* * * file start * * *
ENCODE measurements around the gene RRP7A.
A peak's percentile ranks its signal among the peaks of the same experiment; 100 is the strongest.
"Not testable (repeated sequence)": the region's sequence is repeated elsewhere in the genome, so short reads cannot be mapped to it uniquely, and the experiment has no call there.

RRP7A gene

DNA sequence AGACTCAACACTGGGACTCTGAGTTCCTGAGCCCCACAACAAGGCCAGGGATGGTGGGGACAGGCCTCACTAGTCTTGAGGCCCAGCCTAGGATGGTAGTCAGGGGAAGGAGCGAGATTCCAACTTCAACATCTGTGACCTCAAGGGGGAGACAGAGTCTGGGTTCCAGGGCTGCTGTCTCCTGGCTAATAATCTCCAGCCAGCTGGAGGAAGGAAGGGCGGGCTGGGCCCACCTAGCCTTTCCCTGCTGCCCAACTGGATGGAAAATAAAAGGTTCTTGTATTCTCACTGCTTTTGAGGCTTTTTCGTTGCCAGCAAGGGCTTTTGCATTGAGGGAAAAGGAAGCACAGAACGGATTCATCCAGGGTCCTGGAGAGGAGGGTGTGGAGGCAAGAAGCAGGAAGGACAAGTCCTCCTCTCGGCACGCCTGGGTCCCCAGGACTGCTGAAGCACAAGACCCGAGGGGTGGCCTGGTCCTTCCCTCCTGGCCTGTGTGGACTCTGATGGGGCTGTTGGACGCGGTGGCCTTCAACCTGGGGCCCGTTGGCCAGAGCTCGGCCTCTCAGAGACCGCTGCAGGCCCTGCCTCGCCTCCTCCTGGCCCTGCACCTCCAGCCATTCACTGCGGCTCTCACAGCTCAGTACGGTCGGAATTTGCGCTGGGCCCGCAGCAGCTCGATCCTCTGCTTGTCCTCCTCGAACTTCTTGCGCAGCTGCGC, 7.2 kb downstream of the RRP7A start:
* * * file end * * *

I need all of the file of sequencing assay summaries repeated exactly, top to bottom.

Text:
ENCODE measurements around the gene RRP7A.
A peak's percentile ranks its signal among the peaks of the same experiment; 100 is the strongest.
"Not testable (repeated sequence)": the region's sequence is repeated elsewhere in the genome, so short reads cannot be mapped to it uniquely, and the experiment has no call there.

RRP7A gene

DNA sequence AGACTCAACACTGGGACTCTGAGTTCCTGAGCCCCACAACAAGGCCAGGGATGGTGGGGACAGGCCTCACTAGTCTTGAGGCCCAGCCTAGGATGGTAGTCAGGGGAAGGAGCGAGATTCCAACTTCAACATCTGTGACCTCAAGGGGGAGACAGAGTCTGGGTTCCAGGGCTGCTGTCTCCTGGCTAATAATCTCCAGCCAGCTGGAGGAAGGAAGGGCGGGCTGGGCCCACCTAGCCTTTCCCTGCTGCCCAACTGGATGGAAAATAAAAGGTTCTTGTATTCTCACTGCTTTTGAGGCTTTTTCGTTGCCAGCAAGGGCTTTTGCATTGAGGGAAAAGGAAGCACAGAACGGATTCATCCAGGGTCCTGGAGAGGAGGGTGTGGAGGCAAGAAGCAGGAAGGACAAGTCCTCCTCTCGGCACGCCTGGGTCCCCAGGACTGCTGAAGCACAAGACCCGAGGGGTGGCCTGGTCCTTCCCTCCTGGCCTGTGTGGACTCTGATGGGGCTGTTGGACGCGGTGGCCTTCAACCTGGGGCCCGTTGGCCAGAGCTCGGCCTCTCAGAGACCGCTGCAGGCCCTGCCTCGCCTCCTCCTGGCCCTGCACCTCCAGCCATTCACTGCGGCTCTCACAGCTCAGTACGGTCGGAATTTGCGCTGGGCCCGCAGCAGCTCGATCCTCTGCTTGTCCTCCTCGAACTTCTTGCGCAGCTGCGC, 7.2 kb downstream of the RRP7A start: